Living in a different light
When Big E Langston first stepped out in front of the WWE World, none of the screaming fans surrounding the ring noticed at first. It’s somewhat funny, really. The industry’s most famous name, John Cena, was tangling with Dolph Ziggler in the ring when out of the dark sauntered Big E: a hulk of a man who can practically deadlift a car.
Big E approached the runway, picked up speed and charged towards the ring. He hopped on stage just as Cena and Ziggler broke free from each other. The announcers making the call seemed just as perplexed as the crowd. “Oh my God,” one said as the big man crept out of the dark. The same announcer shrieked again moments later: “Big E Langston has gone right after John Cena!”
There was no warning. Big E dove underneath a haymaker attempt from Cena, loaded up on the ropes and flung his 5-11, 290-pound frame back at him. The veteran professional wrestler forcefully hit the deck. Big E then picked up Cena on his shoulders, as if he were nothing but a body pillow, and planted him into the surface of the ring. Emotion never crossed his face.
This was Big E’s WWE début. It was during an edition of RAW back on Dec. 17, 2012. Since that thunderous coming-out party, the former Hawkeye football player has become a huge role player in the world of professional wrestling. That world will invade Des Moines’s Wells Fargo Arena on Sept. 2 for the first time in three years.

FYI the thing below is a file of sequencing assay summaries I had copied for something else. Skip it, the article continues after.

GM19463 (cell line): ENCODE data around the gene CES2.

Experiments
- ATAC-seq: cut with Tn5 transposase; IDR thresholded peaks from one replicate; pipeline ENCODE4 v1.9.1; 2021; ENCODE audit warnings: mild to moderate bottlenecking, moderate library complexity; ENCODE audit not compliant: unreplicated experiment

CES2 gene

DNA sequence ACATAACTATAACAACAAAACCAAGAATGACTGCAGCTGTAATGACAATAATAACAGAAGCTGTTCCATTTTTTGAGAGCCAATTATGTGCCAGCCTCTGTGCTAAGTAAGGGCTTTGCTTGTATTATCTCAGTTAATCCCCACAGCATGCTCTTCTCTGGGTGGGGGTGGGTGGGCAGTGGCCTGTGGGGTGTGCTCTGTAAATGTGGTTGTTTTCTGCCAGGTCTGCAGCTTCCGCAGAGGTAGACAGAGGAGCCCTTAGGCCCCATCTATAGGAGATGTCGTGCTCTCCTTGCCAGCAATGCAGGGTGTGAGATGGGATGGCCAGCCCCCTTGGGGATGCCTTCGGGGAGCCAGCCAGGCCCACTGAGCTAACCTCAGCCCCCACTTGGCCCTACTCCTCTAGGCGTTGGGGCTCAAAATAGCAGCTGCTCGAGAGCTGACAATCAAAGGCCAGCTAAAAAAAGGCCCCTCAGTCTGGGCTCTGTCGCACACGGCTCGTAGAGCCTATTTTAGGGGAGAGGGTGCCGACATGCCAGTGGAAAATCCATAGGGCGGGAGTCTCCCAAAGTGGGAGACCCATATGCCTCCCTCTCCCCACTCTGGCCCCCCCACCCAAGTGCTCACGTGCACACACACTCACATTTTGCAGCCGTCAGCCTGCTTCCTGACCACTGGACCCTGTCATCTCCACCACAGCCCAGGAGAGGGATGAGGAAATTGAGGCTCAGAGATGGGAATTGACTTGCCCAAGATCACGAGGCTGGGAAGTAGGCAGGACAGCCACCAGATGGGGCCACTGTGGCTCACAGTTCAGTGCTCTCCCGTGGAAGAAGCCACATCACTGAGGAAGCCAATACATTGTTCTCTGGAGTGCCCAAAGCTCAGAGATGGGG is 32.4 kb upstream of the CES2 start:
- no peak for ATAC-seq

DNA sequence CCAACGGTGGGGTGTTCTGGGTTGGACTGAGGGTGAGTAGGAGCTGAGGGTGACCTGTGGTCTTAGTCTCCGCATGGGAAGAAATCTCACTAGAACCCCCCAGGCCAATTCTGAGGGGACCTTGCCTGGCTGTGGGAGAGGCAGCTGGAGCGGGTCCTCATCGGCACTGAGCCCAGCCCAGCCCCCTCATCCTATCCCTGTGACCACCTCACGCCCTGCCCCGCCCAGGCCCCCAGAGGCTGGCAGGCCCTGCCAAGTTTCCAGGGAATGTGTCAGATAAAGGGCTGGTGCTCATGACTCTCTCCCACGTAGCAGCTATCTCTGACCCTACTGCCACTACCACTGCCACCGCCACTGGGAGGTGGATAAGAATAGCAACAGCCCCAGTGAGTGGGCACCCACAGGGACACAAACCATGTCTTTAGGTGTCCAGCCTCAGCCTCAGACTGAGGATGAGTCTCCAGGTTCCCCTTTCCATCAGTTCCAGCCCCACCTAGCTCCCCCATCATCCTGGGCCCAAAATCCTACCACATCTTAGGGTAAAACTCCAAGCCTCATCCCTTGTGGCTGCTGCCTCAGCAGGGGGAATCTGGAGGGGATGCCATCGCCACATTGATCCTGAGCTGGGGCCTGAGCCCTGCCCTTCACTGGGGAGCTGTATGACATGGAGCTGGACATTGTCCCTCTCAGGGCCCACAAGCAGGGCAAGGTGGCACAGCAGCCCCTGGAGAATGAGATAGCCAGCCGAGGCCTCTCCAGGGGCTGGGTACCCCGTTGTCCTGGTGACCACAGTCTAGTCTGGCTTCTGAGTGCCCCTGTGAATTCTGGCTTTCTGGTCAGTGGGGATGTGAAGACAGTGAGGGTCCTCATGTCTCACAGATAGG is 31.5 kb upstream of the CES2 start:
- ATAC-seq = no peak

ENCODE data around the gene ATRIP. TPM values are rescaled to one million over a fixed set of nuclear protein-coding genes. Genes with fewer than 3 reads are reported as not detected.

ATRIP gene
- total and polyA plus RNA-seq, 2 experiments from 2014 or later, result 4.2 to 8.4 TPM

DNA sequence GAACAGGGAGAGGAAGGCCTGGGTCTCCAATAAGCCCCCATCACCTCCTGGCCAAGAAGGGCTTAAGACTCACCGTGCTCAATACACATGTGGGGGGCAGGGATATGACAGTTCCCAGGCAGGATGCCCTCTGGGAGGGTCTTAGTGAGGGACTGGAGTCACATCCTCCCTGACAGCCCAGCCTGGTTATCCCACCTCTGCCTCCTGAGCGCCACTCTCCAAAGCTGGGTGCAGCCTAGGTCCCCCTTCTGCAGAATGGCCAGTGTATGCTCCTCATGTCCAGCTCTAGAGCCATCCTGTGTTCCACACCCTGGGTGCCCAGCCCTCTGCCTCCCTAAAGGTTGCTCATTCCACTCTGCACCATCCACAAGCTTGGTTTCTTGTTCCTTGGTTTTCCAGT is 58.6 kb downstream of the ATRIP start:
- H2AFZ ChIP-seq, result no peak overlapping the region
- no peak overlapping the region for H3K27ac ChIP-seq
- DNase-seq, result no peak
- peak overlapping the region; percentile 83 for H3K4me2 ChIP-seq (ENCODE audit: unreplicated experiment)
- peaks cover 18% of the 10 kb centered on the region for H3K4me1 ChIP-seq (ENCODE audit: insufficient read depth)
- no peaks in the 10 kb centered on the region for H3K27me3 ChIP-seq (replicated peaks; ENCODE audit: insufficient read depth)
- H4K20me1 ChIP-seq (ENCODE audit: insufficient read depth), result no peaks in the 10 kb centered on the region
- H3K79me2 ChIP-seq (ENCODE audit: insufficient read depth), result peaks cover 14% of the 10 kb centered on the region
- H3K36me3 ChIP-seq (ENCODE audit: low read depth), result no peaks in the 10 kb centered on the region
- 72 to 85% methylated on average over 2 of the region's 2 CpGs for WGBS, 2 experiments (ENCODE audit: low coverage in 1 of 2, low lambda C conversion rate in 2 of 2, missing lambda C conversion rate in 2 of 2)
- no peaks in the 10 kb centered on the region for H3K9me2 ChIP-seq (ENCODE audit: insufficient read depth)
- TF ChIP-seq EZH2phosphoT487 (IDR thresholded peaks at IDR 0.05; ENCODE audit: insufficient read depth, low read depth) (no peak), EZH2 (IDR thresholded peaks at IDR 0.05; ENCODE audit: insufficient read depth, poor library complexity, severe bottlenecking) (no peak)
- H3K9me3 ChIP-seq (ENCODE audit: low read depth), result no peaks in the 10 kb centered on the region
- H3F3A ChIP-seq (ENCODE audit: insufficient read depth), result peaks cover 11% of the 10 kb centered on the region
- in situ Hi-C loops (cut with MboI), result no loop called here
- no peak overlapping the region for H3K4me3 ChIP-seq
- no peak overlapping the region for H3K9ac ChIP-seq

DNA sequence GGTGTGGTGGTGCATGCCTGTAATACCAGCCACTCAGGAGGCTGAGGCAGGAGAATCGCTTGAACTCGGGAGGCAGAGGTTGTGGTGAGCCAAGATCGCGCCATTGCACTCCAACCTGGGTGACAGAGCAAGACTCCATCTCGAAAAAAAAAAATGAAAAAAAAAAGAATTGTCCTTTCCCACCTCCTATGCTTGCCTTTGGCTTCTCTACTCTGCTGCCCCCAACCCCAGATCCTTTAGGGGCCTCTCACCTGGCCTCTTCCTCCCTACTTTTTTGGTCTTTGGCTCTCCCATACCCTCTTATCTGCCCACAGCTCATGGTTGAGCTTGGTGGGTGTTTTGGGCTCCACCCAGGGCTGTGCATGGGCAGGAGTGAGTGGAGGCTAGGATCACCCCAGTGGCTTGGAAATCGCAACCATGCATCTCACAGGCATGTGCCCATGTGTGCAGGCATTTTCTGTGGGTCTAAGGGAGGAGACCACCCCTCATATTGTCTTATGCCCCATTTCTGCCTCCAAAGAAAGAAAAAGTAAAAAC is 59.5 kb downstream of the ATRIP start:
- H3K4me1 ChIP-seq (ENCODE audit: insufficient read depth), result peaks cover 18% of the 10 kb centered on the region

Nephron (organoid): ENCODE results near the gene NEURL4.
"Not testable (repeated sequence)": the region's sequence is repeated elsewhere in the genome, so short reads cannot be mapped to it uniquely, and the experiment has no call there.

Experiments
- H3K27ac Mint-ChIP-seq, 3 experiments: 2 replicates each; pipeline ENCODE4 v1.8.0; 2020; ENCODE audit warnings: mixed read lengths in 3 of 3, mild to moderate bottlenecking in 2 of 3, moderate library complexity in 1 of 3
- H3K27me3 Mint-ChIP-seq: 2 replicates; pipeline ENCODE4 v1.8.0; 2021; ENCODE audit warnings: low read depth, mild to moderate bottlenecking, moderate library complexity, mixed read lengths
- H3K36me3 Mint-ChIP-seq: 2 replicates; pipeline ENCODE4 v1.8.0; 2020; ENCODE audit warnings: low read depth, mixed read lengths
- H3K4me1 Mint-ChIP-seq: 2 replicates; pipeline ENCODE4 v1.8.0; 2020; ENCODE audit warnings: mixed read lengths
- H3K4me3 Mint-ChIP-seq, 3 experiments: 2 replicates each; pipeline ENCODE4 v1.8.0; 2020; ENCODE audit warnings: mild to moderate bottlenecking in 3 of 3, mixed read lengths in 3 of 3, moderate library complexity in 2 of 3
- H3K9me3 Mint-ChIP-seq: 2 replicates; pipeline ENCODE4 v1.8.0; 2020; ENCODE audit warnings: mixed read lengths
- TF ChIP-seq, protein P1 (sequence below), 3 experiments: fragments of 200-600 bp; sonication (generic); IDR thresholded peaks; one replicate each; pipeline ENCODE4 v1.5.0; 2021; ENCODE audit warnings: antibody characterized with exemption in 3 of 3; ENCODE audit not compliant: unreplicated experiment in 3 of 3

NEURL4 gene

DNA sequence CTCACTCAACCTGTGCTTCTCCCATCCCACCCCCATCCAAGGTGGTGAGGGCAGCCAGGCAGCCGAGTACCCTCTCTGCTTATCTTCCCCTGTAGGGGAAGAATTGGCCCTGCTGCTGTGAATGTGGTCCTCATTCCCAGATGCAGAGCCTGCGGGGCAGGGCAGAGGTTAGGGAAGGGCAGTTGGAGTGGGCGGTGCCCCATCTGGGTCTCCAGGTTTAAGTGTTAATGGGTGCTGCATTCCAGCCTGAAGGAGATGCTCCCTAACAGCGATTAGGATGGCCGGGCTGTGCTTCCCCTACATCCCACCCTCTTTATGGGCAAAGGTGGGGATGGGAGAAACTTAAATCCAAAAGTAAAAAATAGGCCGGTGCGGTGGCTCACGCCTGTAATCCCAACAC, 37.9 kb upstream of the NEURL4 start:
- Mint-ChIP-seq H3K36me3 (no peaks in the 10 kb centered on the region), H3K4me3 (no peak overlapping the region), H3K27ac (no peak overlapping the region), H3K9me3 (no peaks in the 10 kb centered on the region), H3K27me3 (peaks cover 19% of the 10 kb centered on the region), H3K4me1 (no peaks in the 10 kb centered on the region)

“It was obviously a big deal,” Big E said of the match. “It kind of thrust me into the spotlight right away. I think it was a positive for me to be out there with the biggest name in wrestling.
“It was a great start, and really helped put my career where it’s at.”
Big E, 27, is expected to make an appearance in Des Moines. He is currently billed to compete Sept. 1 in Washington D.C., but plans on returning to the state to see some very important friends.
He wants to thank them — again — for helping to jumpstart his WWE career.
Before Ettore Ewen became Big E Langston, he was just a kid from Florida.
He attended a private school in Tampa from sixth to 11th grade. Ewen’s parents wanted him to get a good education, and he appreciated that. What Ewen wanted to do, though, was play football — a sport that school didn’t offer.
Before his senior year, in the fall of 2003, his parents let him transfer to Wharton High in Tampa to play football. Ewen flourished in his lone season (in large part because of his size and athleticism), but didn’t garner any scholarship offers. Nobody recruits a player who excels for just one year.
Still, Ewen stayed in the weight room. His hulking muscles suggest he lived there growing up — when he was a kid, Ewen would actually do curls and dumbbell workouts during commercials when he was watching TV.
One afternoon, Iowa’s Phil Parker showed up at Wharton on a recruiting trip. The then-defensive backs coach for the Hawkeyes stood inside the coach’s office (which was connected to the weight room) and talked recruiting. What he saw, though, was Ewen rep out 315-pounds on bench press. Ten times.